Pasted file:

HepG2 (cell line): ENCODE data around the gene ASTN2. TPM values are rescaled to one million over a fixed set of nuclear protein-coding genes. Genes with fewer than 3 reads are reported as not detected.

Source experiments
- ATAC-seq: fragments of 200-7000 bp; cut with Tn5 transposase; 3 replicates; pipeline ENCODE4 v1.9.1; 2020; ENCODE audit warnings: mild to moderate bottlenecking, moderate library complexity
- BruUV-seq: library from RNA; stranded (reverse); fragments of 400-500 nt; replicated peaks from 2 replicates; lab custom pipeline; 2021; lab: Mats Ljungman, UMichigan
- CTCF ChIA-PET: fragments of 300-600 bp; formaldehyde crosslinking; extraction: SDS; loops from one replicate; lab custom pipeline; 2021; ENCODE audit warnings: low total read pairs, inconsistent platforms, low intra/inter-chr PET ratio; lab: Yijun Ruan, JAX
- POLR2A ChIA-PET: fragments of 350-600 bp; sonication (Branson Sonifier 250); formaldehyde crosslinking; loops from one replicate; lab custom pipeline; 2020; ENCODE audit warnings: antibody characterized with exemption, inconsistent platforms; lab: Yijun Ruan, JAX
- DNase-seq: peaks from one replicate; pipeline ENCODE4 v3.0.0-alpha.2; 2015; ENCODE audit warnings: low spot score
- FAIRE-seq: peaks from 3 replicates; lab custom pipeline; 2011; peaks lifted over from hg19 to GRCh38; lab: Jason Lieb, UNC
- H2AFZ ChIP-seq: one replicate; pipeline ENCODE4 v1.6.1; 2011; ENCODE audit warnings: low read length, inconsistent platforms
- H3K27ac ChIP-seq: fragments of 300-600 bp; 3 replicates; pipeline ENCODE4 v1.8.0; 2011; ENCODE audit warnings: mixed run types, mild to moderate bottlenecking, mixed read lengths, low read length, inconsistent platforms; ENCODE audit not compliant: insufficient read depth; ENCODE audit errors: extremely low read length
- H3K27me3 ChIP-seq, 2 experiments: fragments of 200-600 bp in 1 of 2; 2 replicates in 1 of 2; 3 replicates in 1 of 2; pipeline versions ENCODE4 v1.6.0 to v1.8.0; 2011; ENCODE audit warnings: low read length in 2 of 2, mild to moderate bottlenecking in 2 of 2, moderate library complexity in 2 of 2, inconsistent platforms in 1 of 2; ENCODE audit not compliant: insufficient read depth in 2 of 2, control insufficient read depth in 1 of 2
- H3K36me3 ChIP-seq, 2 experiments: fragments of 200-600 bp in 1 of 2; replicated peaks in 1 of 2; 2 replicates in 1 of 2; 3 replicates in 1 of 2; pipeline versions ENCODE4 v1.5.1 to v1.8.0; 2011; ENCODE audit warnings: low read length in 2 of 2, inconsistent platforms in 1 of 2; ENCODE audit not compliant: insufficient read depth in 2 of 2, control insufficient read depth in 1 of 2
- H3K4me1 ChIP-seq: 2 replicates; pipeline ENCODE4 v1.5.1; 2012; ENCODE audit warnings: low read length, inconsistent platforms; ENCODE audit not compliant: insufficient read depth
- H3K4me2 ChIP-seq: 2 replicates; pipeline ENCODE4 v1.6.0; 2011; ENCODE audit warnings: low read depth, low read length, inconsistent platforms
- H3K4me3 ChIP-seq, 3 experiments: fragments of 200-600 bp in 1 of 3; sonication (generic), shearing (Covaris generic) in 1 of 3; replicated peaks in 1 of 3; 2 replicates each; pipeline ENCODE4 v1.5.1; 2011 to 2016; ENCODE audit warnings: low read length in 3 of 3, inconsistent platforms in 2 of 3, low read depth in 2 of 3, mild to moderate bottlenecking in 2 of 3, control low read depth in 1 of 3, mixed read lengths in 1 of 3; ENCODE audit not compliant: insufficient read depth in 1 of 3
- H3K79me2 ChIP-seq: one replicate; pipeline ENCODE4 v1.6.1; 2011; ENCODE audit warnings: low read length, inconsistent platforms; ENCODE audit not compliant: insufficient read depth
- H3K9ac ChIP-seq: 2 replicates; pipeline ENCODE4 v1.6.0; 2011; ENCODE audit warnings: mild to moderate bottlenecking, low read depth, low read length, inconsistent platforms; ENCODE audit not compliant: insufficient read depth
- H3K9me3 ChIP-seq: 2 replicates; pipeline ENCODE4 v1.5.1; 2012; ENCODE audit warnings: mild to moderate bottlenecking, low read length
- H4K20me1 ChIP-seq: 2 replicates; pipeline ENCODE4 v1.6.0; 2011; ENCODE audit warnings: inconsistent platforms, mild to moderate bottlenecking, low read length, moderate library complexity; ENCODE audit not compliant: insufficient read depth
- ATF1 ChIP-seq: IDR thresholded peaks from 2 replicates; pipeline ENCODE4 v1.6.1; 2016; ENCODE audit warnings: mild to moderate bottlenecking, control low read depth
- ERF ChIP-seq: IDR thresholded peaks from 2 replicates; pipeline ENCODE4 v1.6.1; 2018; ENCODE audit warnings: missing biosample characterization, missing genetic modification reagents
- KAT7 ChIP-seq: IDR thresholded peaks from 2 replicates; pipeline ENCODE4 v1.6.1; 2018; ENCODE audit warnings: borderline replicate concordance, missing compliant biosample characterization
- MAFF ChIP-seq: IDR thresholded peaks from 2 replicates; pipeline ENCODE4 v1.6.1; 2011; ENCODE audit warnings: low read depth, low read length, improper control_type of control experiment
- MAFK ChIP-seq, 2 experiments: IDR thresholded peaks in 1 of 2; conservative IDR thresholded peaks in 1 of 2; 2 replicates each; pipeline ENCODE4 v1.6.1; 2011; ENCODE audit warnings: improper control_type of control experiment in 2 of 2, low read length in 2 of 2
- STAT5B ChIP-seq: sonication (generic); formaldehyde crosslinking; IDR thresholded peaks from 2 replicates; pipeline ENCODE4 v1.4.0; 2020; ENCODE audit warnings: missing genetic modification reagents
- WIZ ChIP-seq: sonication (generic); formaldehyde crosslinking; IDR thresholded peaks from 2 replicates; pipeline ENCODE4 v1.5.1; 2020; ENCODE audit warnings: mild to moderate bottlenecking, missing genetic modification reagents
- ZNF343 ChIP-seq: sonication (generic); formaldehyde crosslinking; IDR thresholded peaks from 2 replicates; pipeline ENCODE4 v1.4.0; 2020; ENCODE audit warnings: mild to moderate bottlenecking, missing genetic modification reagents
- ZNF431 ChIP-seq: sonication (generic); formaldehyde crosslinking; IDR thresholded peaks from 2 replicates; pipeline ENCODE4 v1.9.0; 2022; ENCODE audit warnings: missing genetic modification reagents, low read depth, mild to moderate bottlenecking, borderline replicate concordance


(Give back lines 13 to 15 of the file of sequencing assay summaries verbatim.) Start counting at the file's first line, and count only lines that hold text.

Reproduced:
- H3K4me1 ChIP-seq: 2 replicates; pipeline ENCODE4 v1.5.1; 2012; ENCODE audit warnings: low read length, inconsistent platforms; ENCODE audit not compliant: insufficient read depth
- H3K4me2 ChIP-seq: 2 replicates; pipeline ENCODE4 v1.6.0; 2011; ENCODE audit warnings: low read depth, low read length, inconsistent platforms
- H3K4me3 ChIP-seq, 3 experiments: fragments of 200-600 bp in 1 of 3; sonication (generic), shearing (Covaris generic) in 1 of 3; replicated peaks in 1 of 3; 2 replicates each; pipeline ENCODE4 v1.5.1; 2011 to 2016; ENCODE audit warnings: low read length in 3 of 3, inconsistent platforms in 2 of 3, low read depth in 2 of 3, mild to moderate bottlenecking in 2 of 3, control low read depth in 1 of 3, mixed read lengths in 1 of 3; ENCODE audit not compliant: insufficient read depth in 1 of 3